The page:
The arrival and implementation of Solvency II regulations in Europe has heralded a flurry of action from insurers across the continent to ensure readiness for the demands of the new regime.
In many Central and Eastern Europe countries there has been a noticeable difference over the past few years in companies’ preparedness for the new regulations; some insurers have taken a proactive approach, others have taken a more passive approach, awaiting regulator feedback.
The level of proactivity is driven largely by whether an insurer is independent and local or a member of a larger international group, where group-wide guidelines have been rolled out to its subsidiaries.
We have also determined a shift in the attitude of the local regulators in Central and Eastern Europe, many of whom have hired extra staff and linked up with regulators from other larger European countries, such as Germany and Austria, to share knowledge and discuss how to interpret and implement specific areas of legislation.
There was certainly an awakening during 2015 to the impending requirements and a consequential shift in the way companies now behave, not least with regard to their reinsurance arrangements.
Shifts in Risk Management
There has also been a significant change in the way that insurers in Central and Eastern Europe are approaching the topic of risk management. There is a much greater link than ever before to capital management and economic results, measured using very specific criteria. Insurance companies are defining their key performance indicators (KPIs) and using them as a measure to assess the efficiency and impact of their reinsurance protections.
Indeed, reinsurance buyers are working more closely with risk managers within insurance companies than ever before, and are increasingly under pressure to justify the covers they buy in a wider context.
Within their FLAOR/ORSA report, companies are expected to explain the rationale behind each core reinsurance protection and to measure its impact. It is no longer acceptable to use traditional processes, peer behaviour or ‘rules of thumb’ as an underlying basis for reinsurance buying decisions, without being able to explain the benefit it brings in quantifiable terms.
As a result, reinsurance intermediaries are being asked to carry out more analyses than ever before. In many cases, they are also being asked to assist companies in making changes to their reinsurance programmes.
Results from financial models are also increasingly being incorporated into many clients’ internal and external reports as a measure of the value of reinsurance. There is also an increasing demand to use proprietary flood and hail catastrophe models for the Central and Eastern European region in clients’ internal models.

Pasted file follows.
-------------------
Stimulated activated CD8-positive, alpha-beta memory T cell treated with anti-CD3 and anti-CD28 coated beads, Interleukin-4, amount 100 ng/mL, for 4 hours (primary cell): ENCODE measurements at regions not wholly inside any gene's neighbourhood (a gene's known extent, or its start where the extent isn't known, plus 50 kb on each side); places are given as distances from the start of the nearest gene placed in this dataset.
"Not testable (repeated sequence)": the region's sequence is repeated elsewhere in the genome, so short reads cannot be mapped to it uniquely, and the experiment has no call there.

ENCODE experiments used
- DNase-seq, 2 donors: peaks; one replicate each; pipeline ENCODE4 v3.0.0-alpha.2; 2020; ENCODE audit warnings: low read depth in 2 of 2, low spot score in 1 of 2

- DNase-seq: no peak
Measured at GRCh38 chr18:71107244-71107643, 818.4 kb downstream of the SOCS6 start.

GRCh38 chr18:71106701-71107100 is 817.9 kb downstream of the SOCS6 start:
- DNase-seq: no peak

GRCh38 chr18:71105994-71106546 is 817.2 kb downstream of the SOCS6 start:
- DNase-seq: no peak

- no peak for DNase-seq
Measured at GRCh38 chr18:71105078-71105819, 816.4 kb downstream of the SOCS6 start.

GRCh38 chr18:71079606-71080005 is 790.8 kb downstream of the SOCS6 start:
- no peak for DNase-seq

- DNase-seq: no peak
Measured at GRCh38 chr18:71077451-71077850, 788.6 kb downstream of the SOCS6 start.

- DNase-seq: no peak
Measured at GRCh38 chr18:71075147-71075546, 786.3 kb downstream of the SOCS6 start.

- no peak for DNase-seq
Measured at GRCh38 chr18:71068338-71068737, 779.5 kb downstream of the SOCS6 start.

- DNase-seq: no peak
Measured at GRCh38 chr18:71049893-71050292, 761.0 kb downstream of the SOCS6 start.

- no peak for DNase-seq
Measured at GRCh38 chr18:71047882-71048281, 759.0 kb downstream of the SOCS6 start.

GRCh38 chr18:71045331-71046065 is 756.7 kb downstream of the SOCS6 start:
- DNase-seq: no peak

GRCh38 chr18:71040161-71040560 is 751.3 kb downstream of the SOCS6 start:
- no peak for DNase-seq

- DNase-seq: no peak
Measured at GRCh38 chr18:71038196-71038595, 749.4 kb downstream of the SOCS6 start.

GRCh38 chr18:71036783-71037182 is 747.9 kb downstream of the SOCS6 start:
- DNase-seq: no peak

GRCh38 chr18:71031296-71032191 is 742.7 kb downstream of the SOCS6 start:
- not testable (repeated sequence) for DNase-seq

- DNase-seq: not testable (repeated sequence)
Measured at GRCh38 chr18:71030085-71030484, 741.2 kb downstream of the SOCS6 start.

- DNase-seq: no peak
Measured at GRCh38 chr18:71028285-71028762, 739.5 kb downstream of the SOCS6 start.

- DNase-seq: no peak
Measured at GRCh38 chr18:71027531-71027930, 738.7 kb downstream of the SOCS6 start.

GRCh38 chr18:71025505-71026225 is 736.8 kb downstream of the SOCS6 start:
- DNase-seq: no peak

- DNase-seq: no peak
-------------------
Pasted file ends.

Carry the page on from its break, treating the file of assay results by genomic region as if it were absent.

Core to reinsurance decision-making is the topic of risk appetite, which has gained a far greater significance with the arrival of Solvency II.
Companies in Central and Eastern Europe are now thinking in a much more structured way about the amount of net risk they can take, the trade-off between risk and reward, and the potential scenarios which can threaten net results.
Many companies have only recently started to consider risk appetite on a company-wide basis, rather than a single line-of-business basis.
Management boards may be comfortable with a certain amount of net risk in one line of business. However, the interplay with other lines, or the impact of poor results in several lines of business in one single year, has not always been fully analysed or reflected within companies’ reinsurance purchases.
Due to the increasing focus on risk appetite, at Willis Re we have carried out a significant number of gross/net analyses of individual line of business portfolios or whole accounts for our clients during the past year. Many of these analyses have led to alternative reinsurance structures being implemented or additional coverage being purchased, for example to reduce volatility within the net result or to protect better against potential peak severity risk.
One of the most popular forms of additional protection has been aggregate cover, often on a multi-line basis, which can have a very significant impact on reducing net volatility.
During the course of 2015, a variety of solutions have been implemented in Central and Eastern Europe beyond traditional programmes, as well as a change in emphasis on reinsurance strategy. In addition to aggregate protections, Willis Re has been providing support to clients in certain countries looking for a solution to address long-tail reserve risk, as well as retroactive covers to protect specific areas of legacy exposure.
Our perception is that many Central and Eastern Europe clients are starting to move away from the traditional annual view of reinsurance purchasing, where a company seeks the best possible terms available from the market during any one renewal season, and are beginning to recognise the potential advantages of multi-year solutions, multi-line ‘wrap-around’ covers and aggregate solutions, with additional features and linking lines of business in order to optimise placement.
Reinsurers who can offer more than mono-line, traditional reinsurance solutions are profiting significantly from the additional needs of customers in Europe, who see them as potential strategic core partners for the longer-term.
This article, by Maya Popovic-Biereth, Head of Central and Eastern Europe for Willis Re, and Hamish Dowlen, Executive Director of Willis Re International, was first published in Insurance Day on January 2016, as part of that publication’s special report on the Central and Eastern Europe re/insurance market.